“Nero fastened the guilt … on a class hated for their abominations, called Christians by the populace. Christus, from whom the name had its origin, suffered the extreme penalty during the reign of Tiberius at the hands of … Pontius Pilatus, and a most mischievous superstition, thus checked for the moment, again broke out not only in Judaea, the first source of the evil, but even in Rome…” Tacitus, Annals 15.44, cited in Strobel, The Case for Christ, 82.
Pliny the Younger (61 –113 AD)
Pliny was the Roman governor of Bithynia in Asia Minor. In one of his letters, dated around A.D. 112, he sought Trajan’s council about the suitable way to conduct legal proceedings against those accused of being Christians. Pliny says that he needed to consult the emperor about this issue because a great multitude of every age, class, and sex stood accused of Christianity. Pliny, Epistles x. 96, cited in Bruce, Christian Origins, 25,27; Habermas, The Historical Jesus, 198.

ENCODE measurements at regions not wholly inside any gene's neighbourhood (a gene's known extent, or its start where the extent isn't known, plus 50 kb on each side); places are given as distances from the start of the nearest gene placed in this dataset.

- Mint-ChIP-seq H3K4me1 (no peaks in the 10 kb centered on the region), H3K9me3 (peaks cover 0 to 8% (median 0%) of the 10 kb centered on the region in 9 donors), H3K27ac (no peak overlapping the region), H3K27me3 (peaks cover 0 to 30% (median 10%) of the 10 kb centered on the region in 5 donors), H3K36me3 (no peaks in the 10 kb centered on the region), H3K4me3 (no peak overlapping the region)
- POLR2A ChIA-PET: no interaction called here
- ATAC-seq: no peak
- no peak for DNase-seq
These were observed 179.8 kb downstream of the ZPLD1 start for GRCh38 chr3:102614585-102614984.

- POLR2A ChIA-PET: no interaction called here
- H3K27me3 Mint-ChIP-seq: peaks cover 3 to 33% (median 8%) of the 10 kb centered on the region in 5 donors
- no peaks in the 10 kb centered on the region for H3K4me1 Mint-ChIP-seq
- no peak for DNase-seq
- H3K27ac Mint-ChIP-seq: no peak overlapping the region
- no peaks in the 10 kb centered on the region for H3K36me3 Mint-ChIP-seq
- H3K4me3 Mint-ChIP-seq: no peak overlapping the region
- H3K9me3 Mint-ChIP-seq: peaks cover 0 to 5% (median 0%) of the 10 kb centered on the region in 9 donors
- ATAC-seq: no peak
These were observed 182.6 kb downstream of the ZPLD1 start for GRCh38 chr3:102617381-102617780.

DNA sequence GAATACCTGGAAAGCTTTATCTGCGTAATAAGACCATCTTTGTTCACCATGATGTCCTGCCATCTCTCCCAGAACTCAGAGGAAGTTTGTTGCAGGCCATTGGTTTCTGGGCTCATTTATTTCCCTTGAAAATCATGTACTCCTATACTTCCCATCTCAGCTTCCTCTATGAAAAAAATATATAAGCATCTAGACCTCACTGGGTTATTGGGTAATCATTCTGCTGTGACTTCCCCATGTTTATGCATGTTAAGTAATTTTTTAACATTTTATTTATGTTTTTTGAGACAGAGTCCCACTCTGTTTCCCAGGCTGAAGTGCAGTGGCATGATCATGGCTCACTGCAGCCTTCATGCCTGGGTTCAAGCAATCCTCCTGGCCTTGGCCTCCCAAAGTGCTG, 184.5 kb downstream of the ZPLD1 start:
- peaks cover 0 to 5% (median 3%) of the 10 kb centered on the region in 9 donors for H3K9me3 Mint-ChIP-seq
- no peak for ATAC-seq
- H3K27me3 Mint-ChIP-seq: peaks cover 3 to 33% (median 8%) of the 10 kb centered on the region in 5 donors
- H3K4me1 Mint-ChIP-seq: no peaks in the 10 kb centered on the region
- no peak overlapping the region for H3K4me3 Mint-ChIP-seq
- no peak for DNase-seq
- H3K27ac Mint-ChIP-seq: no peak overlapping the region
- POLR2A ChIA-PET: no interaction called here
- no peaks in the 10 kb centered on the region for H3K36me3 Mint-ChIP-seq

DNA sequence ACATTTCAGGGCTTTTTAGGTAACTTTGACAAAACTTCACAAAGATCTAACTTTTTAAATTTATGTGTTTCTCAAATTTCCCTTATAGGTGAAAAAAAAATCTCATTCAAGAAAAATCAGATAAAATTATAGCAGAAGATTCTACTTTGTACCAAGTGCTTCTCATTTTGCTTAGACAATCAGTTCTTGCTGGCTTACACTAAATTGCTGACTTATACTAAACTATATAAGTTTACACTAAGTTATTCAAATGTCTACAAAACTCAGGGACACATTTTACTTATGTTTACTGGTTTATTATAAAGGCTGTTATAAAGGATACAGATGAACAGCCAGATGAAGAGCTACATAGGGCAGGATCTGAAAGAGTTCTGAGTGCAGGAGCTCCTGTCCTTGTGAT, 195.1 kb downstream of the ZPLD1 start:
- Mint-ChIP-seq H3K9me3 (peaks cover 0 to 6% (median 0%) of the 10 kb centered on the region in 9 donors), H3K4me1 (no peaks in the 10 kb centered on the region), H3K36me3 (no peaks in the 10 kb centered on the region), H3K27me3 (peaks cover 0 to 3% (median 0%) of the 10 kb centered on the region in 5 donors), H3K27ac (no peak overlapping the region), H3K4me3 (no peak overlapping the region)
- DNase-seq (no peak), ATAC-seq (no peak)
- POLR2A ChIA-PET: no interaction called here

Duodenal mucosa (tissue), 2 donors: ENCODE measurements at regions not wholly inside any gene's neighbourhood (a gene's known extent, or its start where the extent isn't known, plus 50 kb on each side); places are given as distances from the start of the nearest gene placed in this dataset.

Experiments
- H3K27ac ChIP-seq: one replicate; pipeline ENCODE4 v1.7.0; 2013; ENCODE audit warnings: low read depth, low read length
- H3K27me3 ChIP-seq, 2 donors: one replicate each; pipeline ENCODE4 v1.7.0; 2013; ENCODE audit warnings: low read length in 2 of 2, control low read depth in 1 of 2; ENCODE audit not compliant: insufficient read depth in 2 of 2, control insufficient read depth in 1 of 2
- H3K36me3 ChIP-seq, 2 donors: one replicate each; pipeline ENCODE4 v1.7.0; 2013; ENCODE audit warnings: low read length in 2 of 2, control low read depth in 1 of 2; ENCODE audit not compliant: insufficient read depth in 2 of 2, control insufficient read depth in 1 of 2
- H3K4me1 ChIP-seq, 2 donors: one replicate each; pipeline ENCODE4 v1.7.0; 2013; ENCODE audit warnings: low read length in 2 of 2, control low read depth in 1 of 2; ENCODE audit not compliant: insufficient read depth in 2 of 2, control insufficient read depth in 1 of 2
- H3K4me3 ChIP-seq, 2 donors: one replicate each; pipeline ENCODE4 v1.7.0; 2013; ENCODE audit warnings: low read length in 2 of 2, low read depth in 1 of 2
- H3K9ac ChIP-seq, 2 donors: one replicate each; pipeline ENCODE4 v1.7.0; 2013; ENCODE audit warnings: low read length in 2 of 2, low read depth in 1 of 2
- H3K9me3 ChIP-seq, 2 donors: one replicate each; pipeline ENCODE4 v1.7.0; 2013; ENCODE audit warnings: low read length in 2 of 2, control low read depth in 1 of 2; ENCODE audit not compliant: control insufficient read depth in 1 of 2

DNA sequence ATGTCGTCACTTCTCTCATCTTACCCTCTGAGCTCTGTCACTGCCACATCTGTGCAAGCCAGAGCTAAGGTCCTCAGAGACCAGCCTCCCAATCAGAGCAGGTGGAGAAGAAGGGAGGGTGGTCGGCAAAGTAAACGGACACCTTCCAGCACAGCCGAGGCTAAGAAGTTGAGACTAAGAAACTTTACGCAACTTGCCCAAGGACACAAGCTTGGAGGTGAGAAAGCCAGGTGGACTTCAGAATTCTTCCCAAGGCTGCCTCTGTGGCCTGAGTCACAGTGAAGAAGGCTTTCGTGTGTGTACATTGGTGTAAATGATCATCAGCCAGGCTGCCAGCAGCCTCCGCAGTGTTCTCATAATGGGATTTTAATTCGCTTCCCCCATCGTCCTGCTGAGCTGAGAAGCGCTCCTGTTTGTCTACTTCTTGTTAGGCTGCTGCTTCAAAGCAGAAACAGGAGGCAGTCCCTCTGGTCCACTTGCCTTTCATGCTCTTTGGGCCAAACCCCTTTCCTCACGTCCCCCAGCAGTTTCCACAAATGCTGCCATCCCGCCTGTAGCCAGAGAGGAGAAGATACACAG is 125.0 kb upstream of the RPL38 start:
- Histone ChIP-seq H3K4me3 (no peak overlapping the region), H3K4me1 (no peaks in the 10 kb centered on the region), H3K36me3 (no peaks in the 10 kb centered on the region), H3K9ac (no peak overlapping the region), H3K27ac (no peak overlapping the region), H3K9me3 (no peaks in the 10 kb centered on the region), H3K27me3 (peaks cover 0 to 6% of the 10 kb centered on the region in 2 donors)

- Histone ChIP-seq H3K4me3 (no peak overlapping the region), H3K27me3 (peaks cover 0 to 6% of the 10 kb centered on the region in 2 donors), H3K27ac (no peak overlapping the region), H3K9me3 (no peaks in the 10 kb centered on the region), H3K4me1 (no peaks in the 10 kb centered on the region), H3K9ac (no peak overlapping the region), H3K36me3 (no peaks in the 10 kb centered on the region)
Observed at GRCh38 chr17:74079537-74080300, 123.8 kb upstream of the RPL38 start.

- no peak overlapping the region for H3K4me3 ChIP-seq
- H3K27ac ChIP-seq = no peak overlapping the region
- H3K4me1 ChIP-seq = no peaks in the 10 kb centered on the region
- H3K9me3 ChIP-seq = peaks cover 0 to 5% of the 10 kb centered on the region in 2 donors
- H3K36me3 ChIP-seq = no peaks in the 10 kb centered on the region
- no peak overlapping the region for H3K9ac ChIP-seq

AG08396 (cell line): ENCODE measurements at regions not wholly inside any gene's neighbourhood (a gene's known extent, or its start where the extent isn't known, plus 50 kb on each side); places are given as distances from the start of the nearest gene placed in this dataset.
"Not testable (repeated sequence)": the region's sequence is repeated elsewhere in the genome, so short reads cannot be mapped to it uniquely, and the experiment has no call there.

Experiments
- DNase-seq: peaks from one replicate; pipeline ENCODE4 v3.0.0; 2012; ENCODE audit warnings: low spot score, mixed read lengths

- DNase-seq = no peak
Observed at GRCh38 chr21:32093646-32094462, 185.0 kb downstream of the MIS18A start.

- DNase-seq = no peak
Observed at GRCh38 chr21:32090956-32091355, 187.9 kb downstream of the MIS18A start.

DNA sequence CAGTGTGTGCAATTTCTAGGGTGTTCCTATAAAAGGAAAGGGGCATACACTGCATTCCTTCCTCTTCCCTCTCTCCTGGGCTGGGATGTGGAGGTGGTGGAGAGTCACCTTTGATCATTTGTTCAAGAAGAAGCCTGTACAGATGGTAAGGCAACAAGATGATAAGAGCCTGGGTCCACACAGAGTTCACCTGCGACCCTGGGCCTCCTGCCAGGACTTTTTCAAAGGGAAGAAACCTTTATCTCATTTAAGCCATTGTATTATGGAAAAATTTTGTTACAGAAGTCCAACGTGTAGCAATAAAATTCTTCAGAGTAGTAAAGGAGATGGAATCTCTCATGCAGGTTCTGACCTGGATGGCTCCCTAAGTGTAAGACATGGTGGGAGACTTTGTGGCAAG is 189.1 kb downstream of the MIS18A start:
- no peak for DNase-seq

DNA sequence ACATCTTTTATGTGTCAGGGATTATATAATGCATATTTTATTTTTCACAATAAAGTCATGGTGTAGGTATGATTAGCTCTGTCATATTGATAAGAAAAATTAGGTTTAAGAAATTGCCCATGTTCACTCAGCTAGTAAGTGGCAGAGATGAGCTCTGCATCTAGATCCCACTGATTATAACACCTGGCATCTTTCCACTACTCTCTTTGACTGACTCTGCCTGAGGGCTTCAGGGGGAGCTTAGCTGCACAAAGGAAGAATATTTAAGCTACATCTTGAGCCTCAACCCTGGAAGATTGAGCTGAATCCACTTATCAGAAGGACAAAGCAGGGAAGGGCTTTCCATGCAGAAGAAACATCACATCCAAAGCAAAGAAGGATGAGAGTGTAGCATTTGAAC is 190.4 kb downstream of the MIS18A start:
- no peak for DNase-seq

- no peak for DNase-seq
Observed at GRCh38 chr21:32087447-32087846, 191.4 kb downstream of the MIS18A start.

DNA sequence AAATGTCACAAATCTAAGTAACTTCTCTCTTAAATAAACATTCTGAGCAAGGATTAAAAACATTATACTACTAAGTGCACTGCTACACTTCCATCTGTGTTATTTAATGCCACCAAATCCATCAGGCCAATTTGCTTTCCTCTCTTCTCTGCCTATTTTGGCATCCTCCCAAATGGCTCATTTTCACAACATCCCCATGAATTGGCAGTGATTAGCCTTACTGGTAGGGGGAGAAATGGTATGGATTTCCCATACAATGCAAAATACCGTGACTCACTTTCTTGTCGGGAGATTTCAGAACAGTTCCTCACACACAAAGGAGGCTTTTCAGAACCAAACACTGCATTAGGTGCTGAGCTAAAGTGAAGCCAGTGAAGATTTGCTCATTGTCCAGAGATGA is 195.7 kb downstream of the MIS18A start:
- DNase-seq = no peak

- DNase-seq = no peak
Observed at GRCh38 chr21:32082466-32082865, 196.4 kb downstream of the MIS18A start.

Pliny gave some of the information he has known about these Christians:
“They were in the habit of meeting on a certain fixed day before it was light, when they sang in alternate verses a hymn to Christ, as to a god, and bound themselves by a solemn oath, not to any wicked deeds, but never to commit any fraud, theft or adultery, never to falsify their word, nor deny a trust when they should be called upon to deliver it up; after which it was their custom to separate, and then reassemble to partake of food – but food of an ordinary and innocent kind.“ Pliny, Letters, transl. by William Melmoth, rev. by W.M.L. Hutchinson (Cambridge: Harvard Univ. Press, 1935), vol. II, X:96, cited in Habermas, The Historical Jesus, 199.)
Flavius Josephus (37 – 100 AD)
Josephus was a first century Jewish historian. On two occasions, in his Jewish Antiquities, he mentions Jesus. The first reference stated: